Mouse Control Webinar

Mouse activity continues to be of concern across many grain growing regions of Australia.

A mouse control webinar was held on Wednesday, 28th March from 12:00-1:00pm AEDT, hosted by the GRDC. You can view the recording of the Mouse Control Webinar below or on the GRDC Youtube channel.

Should you have any questions relating to the webinar, please email us at

Grain growers who have monitored mice through summer and early autumn and applied baits early should now be considering baiting at seeding, or within 24 hours of seeding to reduce the impact of mice on winter crops.

While ongoing monitoring is an important part of all mouse control strategies those growers, who still have six weeks until they start seeding are now advised to check mouse numbers in the paddock and apply bait if needed.

Grains Research and Development Corporation (GRDC) Manager Pests Leigh Nelson says the organisation is currently working to help growers maximise bait effectiveness and paddock application this season amidst reports of increased mouse activity in the grain growing regions of NSW and Queensland.

Five quick tips for mouse control at seeding:

  • Apply broad scale zinc phosphide bait: According to the label, at the prescribed rate of 1kg/ha.
  • Apply bait at seeding or within 24 hours: While seed is still covered by soil increasing the likelihood of mice taking the bait, prior to finding the seed. Rebait through the season as needed.
  • Timing is critical: Delays of 4-5 days in baiting after seeding can give mice time to find crop seed. High populations can cause up to 5% damage each night.
  • Minimise sources of food and shelter: Control weeds and volunteer crops along fence lines, clean up residual grain by grazing or rolling stubbles
  • Monitor paddocks: Check paddocks regularly and update local data using the MouseAlert website.

Dr Nelson says the GRDC understands the challenges facing growers when it comes to effective mouse control and are committed to working with them to overcome the issues.

"Broad scale application of zinc phosphide bait at the prescribed rate of one kilogram per hectare is currently the only method available to growers to control mice in their paddocks," she says.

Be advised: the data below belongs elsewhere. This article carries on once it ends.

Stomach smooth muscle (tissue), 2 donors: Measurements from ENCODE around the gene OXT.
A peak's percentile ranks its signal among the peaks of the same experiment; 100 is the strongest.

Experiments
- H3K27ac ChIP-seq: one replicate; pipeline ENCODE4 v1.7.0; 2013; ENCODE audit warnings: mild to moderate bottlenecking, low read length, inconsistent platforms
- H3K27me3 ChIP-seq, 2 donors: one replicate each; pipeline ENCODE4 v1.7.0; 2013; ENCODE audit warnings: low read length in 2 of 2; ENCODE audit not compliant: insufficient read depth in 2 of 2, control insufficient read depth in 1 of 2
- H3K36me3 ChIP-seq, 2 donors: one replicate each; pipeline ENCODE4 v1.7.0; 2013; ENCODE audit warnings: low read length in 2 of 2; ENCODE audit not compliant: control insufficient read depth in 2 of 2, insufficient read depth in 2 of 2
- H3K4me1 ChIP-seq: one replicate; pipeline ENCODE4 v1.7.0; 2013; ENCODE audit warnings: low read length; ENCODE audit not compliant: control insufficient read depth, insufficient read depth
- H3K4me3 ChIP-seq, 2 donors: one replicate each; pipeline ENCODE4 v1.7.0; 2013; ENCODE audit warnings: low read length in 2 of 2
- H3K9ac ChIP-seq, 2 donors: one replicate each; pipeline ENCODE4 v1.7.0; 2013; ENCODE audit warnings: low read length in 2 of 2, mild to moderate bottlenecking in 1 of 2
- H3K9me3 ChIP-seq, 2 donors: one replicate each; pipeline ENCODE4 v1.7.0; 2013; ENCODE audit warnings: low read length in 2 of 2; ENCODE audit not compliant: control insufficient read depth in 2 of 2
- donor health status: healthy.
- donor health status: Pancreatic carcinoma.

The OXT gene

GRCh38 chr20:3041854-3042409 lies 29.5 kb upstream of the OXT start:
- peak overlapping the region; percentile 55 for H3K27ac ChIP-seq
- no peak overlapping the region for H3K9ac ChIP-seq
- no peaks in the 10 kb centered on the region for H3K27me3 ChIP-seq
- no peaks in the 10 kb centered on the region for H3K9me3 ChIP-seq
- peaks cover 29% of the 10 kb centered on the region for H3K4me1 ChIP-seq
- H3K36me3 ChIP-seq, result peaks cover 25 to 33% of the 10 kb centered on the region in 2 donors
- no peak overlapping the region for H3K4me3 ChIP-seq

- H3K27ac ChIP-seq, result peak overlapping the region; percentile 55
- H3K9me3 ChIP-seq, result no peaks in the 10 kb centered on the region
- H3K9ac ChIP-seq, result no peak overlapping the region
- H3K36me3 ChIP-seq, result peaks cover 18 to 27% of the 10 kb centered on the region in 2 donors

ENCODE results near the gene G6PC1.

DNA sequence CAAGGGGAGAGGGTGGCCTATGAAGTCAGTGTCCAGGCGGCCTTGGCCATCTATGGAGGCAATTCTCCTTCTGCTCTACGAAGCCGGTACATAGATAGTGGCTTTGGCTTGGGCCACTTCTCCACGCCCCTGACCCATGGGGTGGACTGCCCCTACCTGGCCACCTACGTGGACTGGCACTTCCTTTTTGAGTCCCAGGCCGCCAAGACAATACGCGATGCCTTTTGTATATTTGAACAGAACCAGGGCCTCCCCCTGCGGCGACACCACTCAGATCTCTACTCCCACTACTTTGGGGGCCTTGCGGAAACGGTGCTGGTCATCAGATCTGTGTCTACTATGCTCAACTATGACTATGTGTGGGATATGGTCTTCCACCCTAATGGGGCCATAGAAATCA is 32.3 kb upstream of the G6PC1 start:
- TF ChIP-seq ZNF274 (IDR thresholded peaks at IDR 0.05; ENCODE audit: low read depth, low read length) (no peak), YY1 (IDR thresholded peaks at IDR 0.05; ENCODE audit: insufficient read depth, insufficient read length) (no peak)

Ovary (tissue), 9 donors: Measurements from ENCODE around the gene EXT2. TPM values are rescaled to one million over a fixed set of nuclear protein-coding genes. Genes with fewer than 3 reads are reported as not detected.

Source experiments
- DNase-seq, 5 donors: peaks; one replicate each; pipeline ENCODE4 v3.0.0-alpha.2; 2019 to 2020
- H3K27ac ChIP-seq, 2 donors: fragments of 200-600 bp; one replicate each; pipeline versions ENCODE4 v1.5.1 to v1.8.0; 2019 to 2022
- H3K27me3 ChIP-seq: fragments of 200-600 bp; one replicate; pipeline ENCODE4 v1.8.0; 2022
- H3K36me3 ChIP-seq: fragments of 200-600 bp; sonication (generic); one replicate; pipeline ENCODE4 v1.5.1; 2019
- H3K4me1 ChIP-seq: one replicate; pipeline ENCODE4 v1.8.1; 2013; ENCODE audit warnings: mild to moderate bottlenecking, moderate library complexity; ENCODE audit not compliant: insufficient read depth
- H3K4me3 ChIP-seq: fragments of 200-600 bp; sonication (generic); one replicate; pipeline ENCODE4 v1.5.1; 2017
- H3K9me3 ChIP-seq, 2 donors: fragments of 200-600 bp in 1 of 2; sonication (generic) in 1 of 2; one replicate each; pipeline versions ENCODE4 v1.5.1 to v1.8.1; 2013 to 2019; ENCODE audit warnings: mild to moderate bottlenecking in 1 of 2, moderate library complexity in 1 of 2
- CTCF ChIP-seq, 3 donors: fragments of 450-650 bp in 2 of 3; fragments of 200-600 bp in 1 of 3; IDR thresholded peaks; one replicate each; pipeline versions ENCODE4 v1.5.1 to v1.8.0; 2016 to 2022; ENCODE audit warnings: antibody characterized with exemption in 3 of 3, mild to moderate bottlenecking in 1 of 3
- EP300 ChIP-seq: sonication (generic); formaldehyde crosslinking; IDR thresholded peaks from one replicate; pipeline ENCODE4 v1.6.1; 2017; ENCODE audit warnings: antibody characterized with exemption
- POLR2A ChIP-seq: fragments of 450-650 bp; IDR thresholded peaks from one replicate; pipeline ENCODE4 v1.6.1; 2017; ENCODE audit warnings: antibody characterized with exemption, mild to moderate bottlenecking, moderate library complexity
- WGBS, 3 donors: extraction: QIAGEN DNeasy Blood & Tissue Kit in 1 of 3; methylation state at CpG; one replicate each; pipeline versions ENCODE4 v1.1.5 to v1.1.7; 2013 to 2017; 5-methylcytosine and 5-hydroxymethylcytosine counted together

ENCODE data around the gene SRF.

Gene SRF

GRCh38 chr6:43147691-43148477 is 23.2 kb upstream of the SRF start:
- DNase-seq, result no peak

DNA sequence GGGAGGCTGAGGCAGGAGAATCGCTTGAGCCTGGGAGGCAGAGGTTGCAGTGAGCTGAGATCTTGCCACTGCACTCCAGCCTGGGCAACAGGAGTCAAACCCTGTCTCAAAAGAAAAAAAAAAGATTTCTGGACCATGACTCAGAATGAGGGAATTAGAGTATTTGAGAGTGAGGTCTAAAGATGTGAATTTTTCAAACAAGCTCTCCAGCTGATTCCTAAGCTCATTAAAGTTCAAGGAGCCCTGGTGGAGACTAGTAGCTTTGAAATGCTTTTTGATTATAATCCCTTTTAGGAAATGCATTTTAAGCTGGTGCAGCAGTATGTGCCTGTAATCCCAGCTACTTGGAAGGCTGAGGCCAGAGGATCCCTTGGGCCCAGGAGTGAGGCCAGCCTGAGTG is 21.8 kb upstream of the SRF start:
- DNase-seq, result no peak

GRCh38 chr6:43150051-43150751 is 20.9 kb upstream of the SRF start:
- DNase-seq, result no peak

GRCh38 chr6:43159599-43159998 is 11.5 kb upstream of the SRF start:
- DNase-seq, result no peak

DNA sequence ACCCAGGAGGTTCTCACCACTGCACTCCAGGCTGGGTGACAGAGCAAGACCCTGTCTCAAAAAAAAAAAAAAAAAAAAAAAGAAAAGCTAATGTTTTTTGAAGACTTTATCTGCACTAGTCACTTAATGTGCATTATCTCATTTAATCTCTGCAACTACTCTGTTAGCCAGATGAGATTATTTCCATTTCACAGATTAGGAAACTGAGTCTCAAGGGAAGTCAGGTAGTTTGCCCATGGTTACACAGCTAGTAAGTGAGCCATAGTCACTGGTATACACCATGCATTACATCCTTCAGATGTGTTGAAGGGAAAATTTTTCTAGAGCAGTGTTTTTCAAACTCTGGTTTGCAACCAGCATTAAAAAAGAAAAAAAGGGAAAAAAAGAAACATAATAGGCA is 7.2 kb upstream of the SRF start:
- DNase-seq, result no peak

“However the GRDC and our research partners are working to try to address gaps in knowledge and other challenges through new approaches – to improve the efficacy of zinc phosphide baiting, to better understand mouse ecology and no-till systems and develop innovative alternative control tactics.”

Dr Nelson says effective mouse control hinges on keeping informed of paddock populations, so regular monitoring was critical with growers encouraged to bait when mouse activity was significant (1 burrow per square metre) at the recommended rate of 1kg/ha.

“Ongoing monitoring is critical to guide decision making for growers with bait able to be re-applied after 14 days as needed,” she says.

Know your mouse numbers

When and how should I bait?

How many applications of bait are required?

Modifying machinery for baiting

Useful Resources

GRDC Research Codes


Disclaimer: Any recommendations, suggestions or opinions contained in this publication do not necessarily represent the policy or views of the Grains Research and Development Corporation. No person should act on the basis of the contents of this publication without first obtaining specific, independent, professional advice. The Corporation and contributors to this publication may identify products by proprietary or trade names to help readers identify particular types of products. We do not endorse or recommend the products of any manufacturer referred to. Other products may perform as well as or better than those specifically referred to. The GRDC will not be liable for any loss, damage, cost or expense incurred or arising by reason of any person using or relying on the information in this publication.

Any research with unregistered pesticides or of unregistered products reported in this document does not constitute a recommendation for that particular use by the authors or the authors’ organisations. All pesticide applications must accord with the currently registered label for that particular pesticide, crop, pest and region.